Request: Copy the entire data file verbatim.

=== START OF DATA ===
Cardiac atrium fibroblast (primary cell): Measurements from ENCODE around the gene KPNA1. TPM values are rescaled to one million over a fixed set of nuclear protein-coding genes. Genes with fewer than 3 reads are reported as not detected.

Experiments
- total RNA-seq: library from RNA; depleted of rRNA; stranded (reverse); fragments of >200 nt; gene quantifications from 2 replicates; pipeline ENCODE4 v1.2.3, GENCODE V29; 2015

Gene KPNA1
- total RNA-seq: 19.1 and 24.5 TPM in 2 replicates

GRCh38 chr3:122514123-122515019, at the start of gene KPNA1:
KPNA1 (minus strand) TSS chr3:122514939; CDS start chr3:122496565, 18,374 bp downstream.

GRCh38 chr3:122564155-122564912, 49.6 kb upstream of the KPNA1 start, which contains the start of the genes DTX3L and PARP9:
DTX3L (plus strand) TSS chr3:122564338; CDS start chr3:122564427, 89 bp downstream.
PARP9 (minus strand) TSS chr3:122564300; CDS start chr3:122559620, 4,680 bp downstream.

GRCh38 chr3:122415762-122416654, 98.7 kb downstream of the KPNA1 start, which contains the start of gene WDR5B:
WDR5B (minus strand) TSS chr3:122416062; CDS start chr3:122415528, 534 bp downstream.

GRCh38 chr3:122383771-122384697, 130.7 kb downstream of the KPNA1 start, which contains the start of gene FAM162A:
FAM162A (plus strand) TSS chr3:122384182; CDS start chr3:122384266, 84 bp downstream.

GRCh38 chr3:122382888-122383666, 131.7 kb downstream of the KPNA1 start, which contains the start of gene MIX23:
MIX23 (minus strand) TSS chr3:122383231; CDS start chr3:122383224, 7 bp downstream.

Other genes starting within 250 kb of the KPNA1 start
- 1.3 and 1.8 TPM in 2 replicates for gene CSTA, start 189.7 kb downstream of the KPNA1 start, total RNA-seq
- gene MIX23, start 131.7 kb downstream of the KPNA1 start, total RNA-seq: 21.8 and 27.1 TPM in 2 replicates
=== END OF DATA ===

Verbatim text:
Cardiac atrium fibroblast (primary cell): Measurements from ENCODE around the gene KPNA1. TPM values are rescaled to one million over a fixed set of nuclear protein-coding genes. Genes with fewer than 3 reads are reported as not detected.

Experiments
- total RNA-seq: library from RNA; depleted of rRNA; stranded (reverse); fragments of >200 nt; gene quantifications from 2 replicates; pipeline ENCODE4 v1.2.3, GENCODE V29; 2015

Gene KPNA1
- total RNA-seq: 19.1 and 24.5 TPM in 2 replicates

GRCh38 chr3:122514123-122515019, at the start of gene KPNA1:
KPNA1 (minus strand) TSS chr3:122514939; CDS start chr3:122496565, 18,374 bp downstream.

GRCh38 chr3:122564155-122564912, 49.6 kb upstream of the KPNA1 start, which contains the start of the genes DTX3L and PARP9:
DTX3L (plus strand) TSS chr3:122564338; CDS start chr3:122564427, 89 bp downstream.
PARP9 (minus strand) TSS chr3:122564300; CDS start chr3:122559620, 4,680 bp downstream.

GRCh38 chr3:122415762-122416654, 98.7 kb downstream of the KPNA1 start, which contains the start of gene WDR5B:
WDR5B (minus strand) TSS chr3:122416062; CDS start chr3:122415528, 534 bp downstream.

GRCh38 chr3:122383771-122384697, 130.7 kb downstream of the KPNA1 start, which contains the start of gene FAM162A:
FAM162A (plus strand) TSS chr3:122384182; CDS start chr3:122384266, 84 bp downstream.

GRCh38 chr3:122382888-122383666, 131.7 kb downstream of the KPNA1 start, which contains the start of gene MIX23:
MIX23 (minus strand) TSS chr3:122383231; CDS start chr3:122383224, 7 bp downstream.

Other genes starting within 250 kb of the KPNA1 start
- 1.3 and 1.8 TPM in 2 replicates for gene CSTA, start 189.7 kb downstream of the KPNA1 start, total RNA-seq
- gene MIX23, start 131.7 kb downstream of the KPNA1 start, total RNA-seq: 21.8 and 27.1 TPM in 2 replicates